(1.) First, The Persons who will not endure found Advice and Admonition, but set themfelves to contradict, ridicule, or misrepresent it ; thus, when the Jews, instead of being convinced by St. Paul's Doctrine, were only filled with Envy, and spake against those things which were Spoken by Paul, contradi&ting and blafpheming, Acts xiii. 45. the Apostles St. Paul and St. Barnabas thought it was their best Way to leave them to their own stubborn, incorrigible Temper, and to betake themselves to the Gentiles. But they did not do this without trial; they had not only first endured the Abuses and Perfecutions of the Jewish Rulers at Jerufalem, but had preached freely to these very Jews at Antioch, Aas xiii. 27. and had shewed them their Error, and the Danger of their following the Example of their Countrymen at Jerusalem; and till they obstinately imitated them, contradicting and blfapheming, the Apostles did not put in execution this Advice in my Text against them, of not give ing that which was boly unto Dogs. Indeed they found them such troublesome Enemies to Chriftianity, that St. Paul seems to apply exprefly this Compellation of Dogs, for their Barking and Biting, to them ; Phil. iii. 2. Beware of Dogs, says be, beware of Evil-workers, beware of the Concision. Of this sort of Persons are all Hereticks, professed Enemies of the Truth, and obstinately wedded to their own Errors. Yet even such, this Apostle would not have deprived of our Ad

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monitions at first, till they have given Proof of their Obstinacy: A Man that is an Heretick, says he, after the first and second Admonition, reject; knowing that be that is such, is fubverted, and finneth, being condemned of himself, Tit. iii. 10. There are several Sinners of this Nature totally incorrigible, so addicted to some dangerous Opinions and Practices, that we can do nothing with them, but abandon them, for fear of worse Consequences of their Obstinacy.

(2.) If they who contradict, ridicule, and milrepresent our good Advices and Admonitions, are to be deprived of them, much more are they who set themselves to persecute the Monitors ; who turn again in an angry Way, and rend those who perform that friendly Office to them, Many Reasons might be given for our Saviour's exempting such Persons from this spiritual Care we are all to take of one another in the Way of Admonition ; such as the Preservation of good Men, whom our Lord would not have to be needlesly harrassed or ruined; the preventing the Sin of bad Men, which would be mightily in. creased and aggravated by their being active in such Persecutions; and the Discouragements to other Christians, and the hindrance of the Propagation of the Gospel, by the Persecution of its most zealous Professors. But I have not Time to dwell upon them.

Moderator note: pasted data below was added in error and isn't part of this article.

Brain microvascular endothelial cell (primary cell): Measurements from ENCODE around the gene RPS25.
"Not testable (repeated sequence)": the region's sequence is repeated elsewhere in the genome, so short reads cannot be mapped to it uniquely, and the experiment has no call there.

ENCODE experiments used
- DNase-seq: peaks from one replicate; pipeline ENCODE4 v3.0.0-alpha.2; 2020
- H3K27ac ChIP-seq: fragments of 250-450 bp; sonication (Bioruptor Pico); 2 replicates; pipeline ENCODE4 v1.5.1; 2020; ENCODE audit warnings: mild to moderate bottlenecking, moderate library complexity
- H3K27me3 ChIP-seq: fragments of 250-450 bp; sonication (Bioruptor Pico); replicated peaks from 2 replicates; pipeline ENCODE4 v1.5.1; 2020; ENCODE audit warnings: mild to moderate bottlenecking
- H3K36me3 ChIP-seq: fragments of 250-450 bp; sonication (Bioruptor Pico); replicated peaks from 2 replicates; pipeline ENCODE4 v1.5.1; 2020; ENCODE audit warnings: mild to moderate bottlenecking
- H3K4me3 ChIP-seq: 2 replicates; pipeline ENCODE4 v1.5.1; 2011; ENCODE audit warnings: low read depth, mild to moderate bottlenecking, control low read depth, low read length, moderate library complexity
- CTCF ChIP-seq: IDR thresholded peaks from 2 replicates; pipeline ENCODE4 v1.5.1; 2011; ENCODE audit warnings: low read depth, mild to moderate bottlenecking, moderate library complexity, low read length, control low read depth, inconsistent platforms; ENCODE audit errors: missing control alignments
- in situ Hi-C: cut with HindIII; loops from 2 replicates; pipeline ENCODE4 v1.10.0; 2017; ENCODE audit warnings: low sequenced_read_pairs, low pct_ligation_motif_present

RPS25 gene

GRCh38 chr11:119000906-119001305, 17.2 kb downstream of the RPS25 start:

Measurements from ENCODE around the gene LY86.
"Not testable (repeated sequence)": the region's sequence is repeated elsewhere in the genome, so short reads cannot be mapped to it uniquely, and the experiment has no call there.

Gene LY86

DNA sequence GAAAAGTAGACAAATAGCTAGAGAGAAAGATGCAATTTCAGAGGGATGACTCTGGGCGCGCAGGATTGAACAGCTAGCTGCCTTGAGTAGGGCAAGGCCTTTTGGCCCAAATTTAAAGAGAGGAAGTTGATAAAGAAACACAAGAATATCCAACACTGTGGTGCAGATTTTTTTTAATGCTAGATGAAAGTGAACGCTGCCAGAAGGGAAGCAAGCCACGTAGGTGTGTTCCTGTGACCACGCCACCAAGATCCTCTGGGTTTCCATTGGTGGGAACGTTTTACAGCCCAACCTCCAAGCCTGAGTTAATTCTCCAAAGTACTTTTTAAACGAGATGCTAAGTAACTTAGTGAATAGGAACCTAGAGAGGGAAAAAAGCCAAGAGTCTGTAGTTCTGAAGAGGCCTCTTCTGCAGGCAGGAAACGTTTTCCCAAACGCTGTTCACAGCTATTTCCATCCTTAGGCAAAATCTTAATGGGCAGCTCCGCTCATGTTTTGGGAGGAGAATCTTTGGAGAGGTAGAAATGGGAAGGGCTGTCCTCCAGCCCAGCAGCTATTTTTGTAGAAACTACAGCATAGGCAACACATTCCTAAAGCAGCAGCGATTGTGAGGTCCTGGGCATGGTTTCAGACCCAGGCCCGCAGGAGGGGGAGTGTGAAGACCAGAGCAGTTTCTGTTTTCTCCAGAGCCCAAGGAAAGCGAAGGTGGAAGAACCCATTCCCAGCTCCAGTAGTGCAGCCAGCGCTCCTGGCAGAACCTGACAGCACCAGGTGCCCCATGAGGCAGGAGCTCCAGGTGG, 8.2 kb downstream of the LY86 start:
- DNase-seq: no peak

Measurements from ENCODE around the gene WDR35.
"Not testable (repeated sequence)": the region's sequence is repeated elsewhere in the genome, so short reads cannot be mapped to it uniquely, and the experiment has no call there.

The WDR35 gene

(3.) The notoriously Profligate and Profane, who are Scandals to their Christian Profession, who have not only great Failings and Infirmities, like other Men, but are all over infected with gross Immoralities, like a Sow wallowing over Head and Ears in the Mire ; and if one takes

never so much Pains to reform and reclaim them, he is never the nearer ; for as St. Peter says, in Allusion, I think, to this Text, it happens to them according to the true Proverb: The Dog is turned to his own Vomit again; and the Sow that was washed, to her wallowing in the Mire, 2 Pet.

ji. 22.


But now, alas, besides these three forts, how many others are there, as to whom we exempt our felves from this Duty of Fraternal Admonition? It must be confessed, that it is generally a very ungrateful Duty, and that for that Reason few care to meddle with it, even in the Cafes not here excepted. And most Men are fo apt to flatter their Neighbour to his Face, and to censure him when his Back is turned, that in the whole Circle of Duties, there is scarce any one more neglected than this of Fraternal Admonition, There is so much Reason to doubt of our own being duly qualified either to give, or receive it our Neighbour's Temper is so touchy, or we are willing to believe it such ; a convenient Season for this Duty is so hard to be found; and Mens Passions and Resentments are so easily provoked, and so hard to be laid again ; in short, there are so many Pretences for fearing a Lion in the Way, that there is no great Hope this Duty will be easily retrieved. However, having lo fair an Opportunity from my Text, I shall make some short Attempt to facilitate it, and to make it more Practicable ; and that by offering a few short Advices both to the Persons that want Admonition, and to the Monitors themselves.